Eight Medical Students Awarded Primary Care Physician Scholarships
The outlook for primary care in Arizona became a little brighter this week when eight students from the University of Arizona College of Medicine – Phoenix were introduced as the first recipients of the Primary Care Physician Scholarship.
Kathryn Blevins (MS1), Merrion Dawson (MS2), Megan Kelly (MS4), Alicia Leslie (MS3), George Nguyen (MS4), Jasper Puracan (MS3), Abigail Solorio (MS1) and C. Maryssa Spires (MS2) have committed to serving as primary care physicians in underserved areas of the state following their residency training.
The program, announced in November 2019, was developed in partnership with and funded by a portion of $8 million allocated by the Arizona Legislature and paid for by the state of Arizona. Once fully implemented, about 100 students from the Colleges of Medicine in Phoenix and Tucson could receive tuition reimbursement.
State, city of Phoenix and University of Arizona dignitaries, as well as family and friends attended a special reception Jan. 29 honoring the inaugural awardees at the Phoenix Biomedical Campus.
“This was an incredible win at the Arizona Legislature, and it took everybody coming together,” said Robert C. Robbins, MD, president of the University of Arizona. “The primary thing was to make sure that we keep our brightest and best physicians here in Arizona.”
More than 600 primary care doctors are needed immediately to overcome the shortage of physicians in the state, and by 2030, Arizona will need an additional 1,900.
Michael Dake, MD, senior vice president of the University of Arizona Health Sciences, told the audience that announcing the primary care scholars “is clearly the proudest moment I’ve had in the two years I’ve been at UA.”
“This is a small effort, but it’s something that will have a large impact,” he said. “This is a momentous day and for this class, you have much to be proud of. In the future, your family will look at all of your accomplishments, but this will be something that is written down in the history of this school and the UA for years to come.”
Arizona State Senator Heather Carter, EdD, associate director for the Arizona Center for Rural Health and an assistant professor of practice in the Mel and Enid Zuckerman College of Public Health, applauded the speed with which the university was able to implement the program.
“This is the first time I’ve been able to witness an idea go from concept development, to introduction, to legislation, to making it to the state budget, to appropriating state dollars, to be handed off to the university, to be created as a program, to actually awarding the scholarship in one year,” she said. “That is light speed for government.”
Carter said she championed the program because she wanted to ensure that medical students interested in serving the state’s most vulnerable populations do so without the crushing student debt many medical students face after graduation.
“This will provide a path for those students to be able to engage in the work they love,” she said. “We are excited about the great work you are going to do in the state.”
Phoenix Mayor Kate Gallego underscored the need for primary care physicians, saying Phoenix has only 40 percent of the primary care doctors the metro area needs.
“When Phoenix voters approved the investment in the biomedical campus, this was exactly the kind of day they hoped would come. We need you to stay in our community, and we are thrilled that it will be a little easier to do so,” she said.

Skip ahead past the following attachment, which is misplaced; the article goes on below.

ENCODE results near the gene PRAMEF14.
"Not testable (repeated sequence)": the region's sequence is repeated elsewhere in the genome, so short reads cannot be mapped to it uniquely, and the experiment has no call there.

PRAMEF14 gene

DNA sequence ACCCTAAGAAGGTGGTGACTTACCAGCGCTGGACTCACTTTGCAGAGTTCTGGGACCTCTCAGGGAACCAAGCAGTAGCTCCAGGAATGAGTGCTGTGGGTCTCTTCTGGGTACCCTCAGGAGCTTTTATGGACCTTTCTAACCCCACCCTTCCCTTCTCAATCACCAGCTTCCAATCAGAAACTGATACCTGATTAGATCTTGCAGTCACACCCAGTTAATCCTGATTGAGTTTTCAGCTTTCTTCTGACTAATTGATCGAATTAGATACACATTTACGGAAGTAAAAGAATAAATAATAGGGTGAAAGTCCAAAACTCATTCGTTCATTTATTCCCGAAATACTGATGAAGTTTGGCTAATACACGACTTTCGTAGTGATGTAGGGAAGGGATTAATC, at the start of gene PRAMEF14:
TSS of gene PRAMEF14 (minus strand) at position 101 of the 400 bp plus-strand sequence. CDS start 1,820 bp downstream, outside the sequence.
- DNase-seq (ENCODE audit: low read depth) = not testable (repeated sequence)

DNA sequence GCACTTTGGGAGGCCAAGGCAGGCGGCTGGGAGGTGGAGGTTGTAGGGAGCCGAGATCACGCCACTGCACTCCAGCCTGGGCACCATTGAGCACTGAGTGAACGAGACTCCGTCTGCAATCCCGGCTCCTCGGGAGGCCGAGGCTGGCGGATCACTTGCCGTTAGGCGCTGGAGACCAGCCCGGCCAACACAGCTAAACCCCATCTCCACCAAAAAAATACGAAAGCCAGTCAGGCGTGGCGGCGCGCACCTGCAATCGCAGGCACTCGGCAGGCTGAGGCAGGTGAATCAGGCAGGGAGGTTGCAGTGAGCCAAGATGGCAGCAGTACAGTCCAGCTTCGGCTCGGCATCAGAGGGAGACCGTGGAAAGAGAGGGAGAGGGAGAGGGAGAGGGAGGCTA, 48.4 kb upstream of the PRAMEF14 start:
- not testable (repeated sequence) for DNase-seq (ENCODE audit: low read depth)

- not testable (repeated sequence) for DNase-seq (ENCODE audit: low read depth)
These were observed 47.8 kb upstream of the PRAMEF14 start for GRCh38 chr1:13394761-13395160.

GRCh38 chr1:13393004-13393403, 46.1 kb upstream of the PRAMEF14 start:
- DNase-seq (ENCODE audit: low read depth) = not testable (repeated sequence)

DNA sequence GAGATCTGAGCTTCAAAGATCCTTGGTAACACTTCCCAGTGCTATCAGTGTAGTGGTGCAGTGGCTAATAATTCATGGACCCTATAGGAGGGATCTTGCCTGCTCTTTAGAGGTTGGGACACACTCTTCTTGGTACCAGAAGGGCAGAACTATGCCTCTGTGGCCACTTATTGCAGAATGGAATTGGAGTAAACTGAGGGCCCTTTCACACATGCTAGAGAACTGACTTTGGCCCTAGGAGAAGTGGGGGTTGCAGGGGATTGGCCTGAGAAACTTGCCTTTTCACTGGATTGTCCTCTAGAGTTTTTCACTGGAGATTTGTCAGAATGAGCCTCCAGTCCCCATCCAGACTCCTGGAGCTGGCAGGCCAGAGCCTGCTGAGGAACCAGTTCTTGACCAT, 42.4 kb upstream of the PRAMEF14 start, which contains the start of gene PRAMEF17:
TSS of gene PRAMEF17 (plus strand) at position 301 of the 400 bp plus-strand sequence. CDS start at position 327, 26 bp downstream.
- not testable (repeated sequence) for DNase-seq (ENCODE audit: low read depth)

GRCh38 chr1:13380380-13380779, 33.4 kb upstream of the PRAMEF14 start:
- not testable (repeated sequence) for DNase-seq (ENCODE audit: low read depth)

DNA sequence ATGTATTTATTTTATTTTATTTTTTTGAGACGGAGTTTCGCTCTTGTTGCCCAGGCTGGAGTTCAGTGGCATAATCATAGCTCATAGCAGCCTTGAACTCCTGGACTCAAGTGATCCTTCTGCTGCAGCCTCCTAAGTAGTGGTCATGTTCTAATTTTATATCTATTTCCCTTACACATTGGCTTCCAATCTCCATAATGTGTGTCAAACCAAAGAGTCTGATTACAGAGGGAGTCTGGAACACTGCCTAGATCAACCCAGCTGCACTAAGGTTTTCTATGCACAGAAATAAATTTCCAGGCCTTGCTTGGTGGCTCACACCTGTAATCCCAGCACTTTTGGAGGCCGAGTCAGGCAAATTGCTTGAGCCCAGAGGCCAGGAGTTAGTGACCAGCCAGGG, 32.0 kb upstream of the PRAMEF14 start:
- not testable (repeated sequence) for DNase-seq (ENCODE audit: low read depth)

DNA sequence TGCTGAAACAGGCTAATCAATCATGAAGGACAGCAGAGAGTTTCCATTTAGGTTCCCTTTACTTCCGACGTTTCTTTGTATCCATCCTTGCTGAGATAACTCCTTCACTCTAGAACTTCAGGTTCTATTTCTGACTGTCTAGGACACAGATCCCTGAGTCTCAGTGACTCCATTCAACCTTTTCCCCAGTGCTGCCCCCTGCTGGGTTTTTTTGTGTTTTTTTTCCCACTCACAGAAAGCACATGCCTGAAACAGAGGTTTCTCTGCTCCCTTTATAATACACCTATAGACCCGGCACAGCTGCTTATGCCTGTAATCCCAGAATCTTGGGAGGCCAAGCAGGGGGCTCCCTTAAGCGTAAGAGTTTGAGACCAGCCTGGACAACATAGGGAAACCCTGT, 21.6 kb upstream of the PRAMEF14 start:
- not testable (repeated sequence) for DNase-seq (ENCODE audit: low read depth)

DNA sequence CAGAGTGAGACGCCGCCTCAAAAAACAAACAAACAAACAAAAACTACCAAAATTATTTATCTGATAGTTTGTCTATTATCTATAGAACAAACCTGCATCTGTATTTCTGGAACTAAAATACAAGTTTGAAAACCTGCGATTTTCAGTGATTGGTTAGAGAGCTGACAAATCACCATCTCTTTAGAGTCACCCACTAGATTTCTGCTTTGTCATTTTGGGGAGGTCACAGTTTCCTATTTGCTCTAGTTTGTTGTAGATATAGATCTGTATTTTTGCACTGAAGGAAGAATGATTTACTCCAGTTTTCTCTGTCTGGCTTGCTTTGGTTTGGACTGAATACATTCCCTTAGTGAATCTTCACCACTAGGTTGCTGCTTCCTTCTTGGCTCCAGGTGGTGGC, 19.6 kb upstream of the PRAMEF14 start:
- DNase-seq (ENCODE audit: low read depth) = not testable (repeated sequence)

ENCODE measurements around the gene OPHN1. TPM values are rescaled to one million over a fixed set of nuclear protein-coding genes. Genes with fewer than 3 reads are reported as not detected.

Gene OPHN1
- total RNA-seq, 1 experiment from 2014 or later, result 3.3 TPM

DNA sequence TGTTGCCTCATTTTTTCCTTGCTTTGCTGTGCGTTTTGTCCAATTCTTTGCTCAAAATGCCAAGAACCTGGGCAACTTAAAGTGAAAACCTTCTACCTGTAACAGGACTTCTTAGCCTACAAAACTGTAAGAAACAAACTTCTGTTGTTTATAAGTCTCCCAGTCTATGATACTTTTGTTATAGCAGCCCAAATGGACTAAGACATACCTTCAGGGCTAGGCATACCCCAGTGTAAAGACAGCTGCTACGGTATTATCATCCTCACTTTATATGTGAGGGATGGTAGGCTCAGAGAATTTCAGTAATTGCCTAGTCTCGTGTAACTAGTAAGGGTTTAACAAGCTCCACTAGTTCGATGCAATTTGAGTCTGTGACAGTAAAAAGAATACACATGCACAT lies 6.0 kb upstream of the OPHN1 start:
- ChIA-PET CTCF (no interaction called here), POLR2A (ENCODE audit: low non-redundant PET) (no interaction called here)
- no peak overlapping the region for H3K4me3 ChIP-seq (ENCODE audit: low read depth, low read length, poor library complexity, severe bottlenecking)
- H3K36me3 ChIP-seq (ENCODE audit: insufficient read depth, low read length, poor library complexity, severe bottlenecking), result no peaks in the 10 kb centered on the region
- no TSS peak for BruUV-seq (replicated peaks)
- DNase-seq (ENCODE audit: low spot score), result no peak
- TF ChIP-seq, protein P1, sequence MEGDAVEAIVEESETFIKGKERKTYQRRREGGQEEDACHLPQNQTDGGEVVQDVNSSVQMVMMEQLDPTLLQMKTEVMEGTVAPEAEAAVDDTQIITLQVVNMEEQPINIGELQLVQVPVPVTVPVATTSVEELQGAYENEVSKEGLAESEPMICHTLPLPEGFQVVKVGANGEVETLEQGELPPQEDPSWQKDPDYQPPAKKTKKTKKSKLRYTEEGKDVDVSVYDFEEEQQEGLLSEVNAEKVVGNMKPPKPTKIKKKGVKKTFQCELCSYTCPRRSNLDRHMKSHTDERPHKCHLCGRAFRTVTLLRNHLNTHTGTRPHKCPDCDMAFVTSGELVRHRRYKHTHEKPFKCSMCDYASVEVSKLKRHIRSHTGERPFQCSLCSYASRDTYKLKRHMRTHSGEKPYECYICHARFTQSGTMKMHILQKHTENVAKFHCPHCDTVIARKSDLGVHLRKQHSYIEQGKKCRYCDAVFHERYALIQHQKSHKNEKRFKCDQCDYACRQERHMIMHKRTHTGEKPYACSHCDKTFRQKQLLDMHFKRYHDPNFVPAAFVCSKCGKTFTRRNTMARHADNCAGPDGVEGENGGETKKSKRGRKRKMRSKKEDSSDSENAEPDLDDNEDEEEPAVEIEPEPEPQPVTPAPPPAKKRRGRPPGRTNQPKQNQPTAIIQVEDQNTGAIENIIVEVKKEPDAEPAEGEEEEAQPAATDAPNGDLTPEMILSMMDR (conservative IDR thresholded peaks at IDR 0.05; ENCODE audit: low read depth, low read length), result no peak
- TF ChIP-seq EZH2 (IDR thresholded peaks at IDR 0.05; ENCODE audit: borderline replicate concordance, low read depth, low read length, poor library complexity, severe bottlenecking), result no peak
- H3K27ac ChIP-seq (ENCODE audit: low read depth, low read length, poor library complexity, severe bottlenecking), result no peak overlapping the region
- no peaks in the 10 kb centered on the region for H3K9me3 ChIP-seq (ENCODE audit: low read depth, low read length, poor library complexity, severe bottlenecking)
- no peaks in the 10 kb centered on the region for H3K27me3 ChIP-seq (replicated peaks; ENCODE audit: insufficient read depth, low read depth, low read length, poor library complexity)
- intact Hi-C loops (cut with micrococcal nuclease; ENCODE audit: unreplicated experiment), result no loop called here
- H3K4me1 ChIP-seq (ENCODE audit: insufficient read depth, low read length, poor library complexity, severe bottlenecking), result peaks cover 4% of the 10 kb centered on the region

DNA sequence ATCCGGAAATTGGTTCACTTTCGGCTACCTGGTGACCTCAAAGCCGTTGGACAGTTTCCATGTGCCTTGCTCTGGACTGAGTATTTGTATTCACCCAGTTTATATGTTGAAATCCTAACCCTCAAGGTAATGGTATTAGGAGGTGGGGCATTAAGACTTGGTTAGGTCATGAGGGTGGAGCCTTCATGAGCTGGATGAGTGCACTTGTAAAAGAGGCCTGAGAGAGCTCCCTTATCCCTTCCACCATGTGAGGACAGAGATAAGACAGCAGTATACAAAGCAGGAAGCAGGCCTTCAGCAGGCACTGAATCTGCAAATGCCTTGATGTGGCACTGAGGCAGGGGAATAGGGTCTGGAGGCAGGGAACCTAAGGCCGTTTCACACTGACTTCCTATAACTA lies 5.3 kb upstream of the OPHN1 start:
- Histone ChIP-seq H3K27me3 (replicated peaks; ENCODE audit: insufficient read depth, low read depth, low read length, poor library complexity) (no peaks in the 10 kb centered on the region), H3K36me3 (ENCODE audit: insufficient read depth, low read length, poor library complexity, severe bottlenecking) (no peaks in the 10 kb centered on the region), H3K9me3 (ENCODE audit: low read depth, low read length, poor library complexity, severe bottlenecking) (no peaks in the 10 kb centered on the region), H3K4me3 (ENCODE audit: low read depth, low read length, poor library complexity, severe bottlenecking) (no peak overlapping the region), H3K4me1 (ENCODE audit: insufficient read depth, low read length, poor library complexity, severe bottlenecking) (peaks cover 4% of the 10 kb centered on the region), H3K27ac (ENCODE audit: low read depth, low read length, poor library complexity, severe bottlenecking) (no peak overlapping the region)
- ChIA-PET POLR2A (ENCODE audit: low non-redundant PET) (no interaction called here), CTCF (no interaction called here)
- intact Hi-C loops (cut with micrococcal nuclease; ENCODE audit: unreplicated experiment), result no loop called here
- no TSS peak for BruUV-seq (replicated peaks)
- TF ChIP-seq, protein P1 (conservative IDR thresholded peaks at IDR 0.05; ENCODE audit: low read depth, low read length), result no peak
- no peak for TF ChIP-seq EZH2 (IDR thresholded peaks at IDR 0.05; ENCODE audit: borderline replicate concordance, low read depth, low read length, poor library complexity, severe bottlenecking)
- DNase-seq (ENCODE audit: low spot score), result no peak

The program is part of the University of Arizona’s commitment to remove financial and geographic barriers to education and health care access. Student recipients receive up to four years of tuition reimbursement for committing to serve up to four years as a primary care physician in a federally designated underserved area of the state. For purposes of the program, primary care includes geriatric medicine, general internal medicine, family medicine, pediatrics, psychiatry or obstetrics/gynecology.
College of Medicine – Phoenix Dean Guy Reed, MD, MS, said he was inspired by the students’ commitment and dedication. “The very best medical students are not only those who have the intelligence, drive and commitment to master the science of medicine, but they have outstanding compassion, integrity and talent that will allow them to commit a lifetime of service to transforming the communities they serve as healers and leaders," he said.
Second-year student Merrion Dawson spoke for all the scholarship recipients, saying the program is important in incentivizing students to choose a career as a primary care physician.
“It shows me that the school is supporting me, and the state is supporting us,” she said. “I am thankful to be a part of a state and part of a school that cares about us so much and understands the importance of primary care.”
On Jan. 31, 21 students from the College of Medicine – Tucson were introduced.
Recipients of This Year's Scholarship
About the College
Founded in 2007, the University of Arizona College of Medicine – Phoenix inspires and trains exemplary physicians, scientists and leaders to optimize health and health care in Arizona and beyond. By cultivating collaborative research locally and globally, the college accelerates discovery in a number of critical areas — including cancer, stroke, traumatic brain injury and cardiovascular disease. Championed as a student-centric campus, the college has graduated 593 physicians, all of whom received exceptional training from nine clinical partners and more than 2,400 diverse faculty members. As the anchor to the Phoenix Biomedical Campus, which is projected to have an economic impact of $3.1 billion by 2025, the college prides itself on engaging with the community, fostering education, inclusion, access and advocacy.